Far too many schools lack essential support staff like nurses, librarians and social workers to ensure students have the resources they need. The loss of art, music, drama and other programs that develop creativity and joy in learning denies students an outlet for self-expression and a safe space to be themselves, crucial elements of intellectual and emotional development.
These are among the reasons teachers’ unions are so crucial. Teachers’ unions and the broader labor movement have always played a central role in collective efforts to fight for a better life for union members and the communities we serve. That is why together we are launching the Fund Our Future campaign at the local, state and national level to reorder the priorities of those in power so that we invest in what children, educators and public schools need.
The teacher walkouts and strikes in West Virginia, Oklahoma, Arizona, Chicago, Los Angeles and elsewhere have galvanized community support for public education, drawn attention to the catastrophic impact of austerity and anti-public education efforts over the past decade, and forced those in power to change course. These efforts have shown how collective action can accomplish what is impossible to achieve alone. These walkouts and strikes have been more than about pay, with teachers’ unions putting the concerns of parents and students front and center in their demands and demonstrating that teachers want what students and communities need.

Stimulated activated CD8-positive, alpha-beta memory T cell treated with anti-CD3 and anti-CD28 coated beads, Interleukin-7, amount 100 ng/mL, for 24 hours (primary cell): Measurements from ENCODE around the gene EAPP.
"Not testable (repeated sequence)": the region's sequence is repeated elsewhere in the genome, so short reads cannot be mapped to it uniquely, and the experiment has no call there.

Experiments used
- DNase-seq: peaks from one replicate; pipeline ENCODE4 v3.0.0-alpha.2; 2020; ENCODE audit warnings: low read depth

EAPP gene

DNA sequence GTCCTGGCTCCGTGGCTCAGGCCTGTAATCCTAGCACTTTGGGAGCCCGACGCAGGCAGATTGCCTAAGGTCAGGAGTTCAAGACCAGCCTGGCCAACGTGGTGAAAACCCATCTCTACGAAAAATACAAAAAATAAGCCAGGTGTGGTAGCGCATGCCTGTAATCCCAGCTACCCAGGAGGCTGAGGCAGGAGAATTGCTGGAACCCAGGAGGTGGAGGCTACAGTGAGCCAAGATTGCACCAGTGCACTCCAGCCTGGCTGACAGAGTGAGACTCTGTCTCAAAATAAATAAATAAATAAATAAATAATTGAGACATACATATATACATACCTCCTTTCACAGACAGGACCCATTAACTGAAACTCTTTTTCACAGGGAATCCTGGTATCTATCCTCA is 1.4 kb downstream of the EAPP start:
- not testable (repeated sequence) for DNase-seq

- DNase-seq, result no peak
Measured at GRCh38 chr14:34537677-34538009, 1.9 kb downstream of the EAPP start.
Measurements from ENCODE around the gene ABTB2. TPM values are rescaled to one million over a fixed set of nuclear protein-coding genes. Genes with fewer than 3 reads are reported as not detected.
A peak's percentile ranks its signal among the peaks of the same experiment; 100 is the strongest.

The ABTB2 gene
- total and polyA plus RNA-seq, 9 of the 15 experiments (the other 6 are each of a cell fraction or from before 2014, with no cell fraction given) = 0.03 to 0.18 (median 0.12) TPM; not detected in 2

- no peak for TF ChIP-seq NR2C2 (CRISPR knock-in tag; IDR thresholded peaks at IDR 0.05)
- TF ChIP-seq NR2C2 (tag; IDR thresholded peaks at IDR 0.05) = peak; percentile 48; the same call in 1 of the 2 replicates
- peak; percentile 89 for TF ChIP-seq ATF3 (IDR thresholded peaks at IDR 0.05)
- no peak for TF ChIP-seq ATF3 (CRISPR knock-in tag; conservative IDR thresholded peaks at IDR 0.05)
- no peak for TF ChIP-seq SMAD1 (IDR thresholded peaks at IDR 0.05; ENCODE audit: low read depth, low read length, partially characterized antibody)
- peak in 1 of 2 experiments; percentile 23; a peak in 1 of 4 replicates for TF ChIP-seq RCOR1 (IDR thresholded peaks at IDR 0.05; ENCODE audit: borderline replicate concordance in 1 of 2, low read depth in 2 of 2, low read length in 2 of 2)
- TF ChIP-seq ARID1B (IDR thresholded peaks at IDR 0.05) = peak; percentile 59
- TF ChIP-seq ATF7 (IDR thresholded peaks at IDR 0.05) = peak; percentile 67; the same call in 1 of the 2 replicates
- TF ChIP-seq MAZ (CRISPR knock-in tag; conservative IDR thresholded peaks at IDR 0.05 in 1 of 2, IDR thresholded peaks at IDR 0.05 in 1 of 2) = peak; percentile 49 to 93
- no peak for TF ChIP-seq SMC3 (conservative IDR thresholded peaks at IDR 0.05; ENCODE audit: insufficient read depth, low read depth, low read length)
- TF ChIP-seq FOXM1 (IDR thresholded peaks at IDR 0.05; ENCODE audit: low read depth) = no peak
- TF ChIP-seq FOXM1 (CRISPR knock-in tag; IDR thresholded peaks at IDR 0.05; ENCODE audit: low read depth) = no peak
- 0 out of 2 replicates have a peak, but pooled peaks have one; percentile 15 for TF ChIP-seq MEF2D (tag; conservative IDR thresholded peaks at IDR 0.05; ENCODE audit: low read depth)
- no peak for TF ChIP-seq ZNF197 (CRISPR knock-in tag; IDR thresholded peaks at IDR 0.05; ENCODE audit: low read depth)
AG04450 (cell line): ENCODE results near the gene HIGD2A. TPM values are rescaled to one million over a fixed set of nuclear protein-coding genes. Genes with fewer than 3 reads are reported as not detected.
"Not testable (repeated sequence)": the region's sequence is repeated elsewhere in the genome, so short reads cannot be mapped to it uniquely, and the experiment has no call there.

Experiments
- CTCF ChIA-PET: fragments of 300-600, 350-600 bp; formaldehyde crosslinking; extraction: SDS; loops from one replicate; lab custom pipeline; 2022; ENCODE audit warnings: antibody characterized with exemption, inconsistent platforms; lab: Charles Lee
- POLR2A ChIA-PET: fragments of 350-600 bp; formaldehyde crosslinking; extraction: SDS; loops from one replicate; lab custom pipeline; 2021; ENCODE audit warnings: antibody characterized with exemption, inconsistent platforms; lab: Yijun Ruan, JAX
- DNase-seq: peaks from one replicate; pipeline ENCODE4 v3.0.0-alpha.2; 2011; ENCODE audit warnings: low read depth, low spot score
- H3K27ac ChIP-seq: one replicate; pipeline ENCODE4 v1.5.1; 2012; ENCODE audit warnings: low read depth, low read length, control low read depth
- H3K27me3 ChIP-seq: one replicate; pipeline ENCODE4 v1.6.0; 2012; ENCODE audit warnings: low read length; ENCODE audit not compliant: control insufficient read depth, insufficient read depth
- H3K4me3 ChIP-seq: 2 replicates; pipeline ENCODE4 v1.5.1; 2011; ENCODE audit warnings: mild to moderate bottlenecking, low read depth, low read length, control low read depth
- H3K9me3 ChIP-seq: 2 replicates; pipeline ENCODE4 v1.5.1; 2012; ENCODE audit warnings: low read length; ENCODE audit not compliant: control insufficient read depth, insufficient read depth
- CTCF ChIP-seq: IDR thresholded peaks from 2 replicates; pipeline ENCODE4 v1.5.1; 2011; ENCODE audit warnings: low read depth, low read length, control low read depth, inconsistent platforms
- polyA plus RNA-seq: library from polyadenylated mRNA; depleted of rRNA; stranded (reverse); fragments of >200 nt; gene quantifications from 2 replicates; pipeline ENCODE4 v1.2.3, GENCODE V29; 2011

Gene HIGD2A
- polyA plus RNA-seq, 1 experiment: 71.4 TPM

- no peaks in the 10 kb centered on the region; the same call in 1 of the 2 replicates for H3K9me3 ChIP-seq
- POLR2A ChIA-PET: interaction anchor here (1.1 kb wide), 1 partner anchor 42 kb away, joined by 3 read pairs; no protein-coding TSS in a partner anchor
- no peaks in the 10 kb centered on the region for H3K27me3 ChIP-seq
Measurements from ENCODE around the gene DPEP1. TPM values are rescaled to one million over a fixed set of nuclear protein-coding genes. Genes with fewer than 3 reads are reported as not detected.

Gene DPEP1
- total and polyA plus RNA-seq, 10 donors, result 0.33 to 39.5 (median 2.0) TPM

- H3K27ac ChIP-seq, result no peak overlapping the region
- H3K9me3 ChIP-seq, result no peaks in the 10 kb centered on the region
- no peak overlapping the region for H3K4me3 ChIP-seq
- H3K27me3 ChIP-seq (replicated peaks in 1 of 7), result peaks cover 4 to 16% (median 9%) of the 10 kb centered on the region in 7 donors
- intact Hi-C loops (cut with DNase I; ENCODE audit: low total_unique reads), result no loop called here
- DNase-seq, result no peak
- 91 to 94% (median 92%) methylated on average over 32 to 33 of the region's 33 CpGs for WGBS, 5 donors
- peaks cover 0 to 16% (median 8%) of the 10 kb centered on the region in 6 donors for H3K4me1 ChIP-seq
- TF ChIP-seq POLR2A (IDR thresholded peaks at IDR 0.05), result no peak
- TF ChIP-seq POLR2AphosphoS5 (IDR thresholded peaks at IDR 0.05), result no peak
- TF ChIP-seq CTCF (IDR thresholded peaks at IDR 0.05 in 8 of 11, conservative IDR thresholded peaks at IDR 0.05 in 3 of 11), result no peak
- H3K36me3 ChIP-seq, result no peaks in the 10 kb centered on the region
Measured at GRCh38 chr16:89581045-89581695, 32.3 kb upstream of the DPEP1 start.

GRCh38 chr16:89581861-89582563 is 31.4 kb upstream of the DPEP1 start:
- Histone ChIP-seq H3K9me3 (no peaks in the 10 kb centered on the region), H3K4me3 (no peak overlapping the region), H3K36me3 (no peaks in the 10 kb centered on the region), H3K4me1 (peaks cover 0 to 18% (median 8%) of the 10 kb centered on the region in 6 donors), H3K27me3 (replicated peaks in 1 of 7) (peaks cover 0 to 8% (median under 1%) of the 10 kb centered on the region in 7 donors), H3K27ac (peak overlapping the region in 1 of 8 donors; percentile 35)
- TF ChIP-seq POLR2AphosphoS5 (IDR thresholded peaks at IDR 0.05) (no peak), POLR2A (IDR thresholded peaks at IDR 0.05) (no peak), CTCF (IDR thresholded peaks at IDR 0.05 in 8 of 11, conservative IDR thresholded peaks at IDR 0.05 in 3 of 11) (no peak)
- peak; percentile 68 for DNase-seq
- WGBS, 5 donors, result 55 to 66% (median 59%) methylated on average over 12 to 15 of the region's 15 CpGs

And support for strengthening public education and respecting teachers is at an all-time high. The latest PDK Poll of the Public’s Attitudes Toward Public Schools shows that a record high of eight in 10 Americans prefer strengthening public schools over finding alternatives, and 78% of public school parents support teacher protests and walkouts. In the recent Los Angeles strike, 82% of families with children living at home supported the efforts by teachers to stand up for their students and schools.
The AFL-CIO stands shoulder to shoulder with educators, students and communities demanding a reordering of priorities. We are proud to join with the AFT in the campaign to Fund Our Future, launched in March 2019, to increase investment in public schools and colleges and universities at the local, state and national level.
Further, we call for policymakers to invest in public education and provide teachers and other school staff the resources and support they need. We will do this by joining teacher and community protests and mobilizations; fighting back against efforts to retaliate against public school teachers who stand up for students and communities; educating our members; fighting efforts to weaken the collective voice of educators who come together in unions; and electing leaders who will support and fund public schools.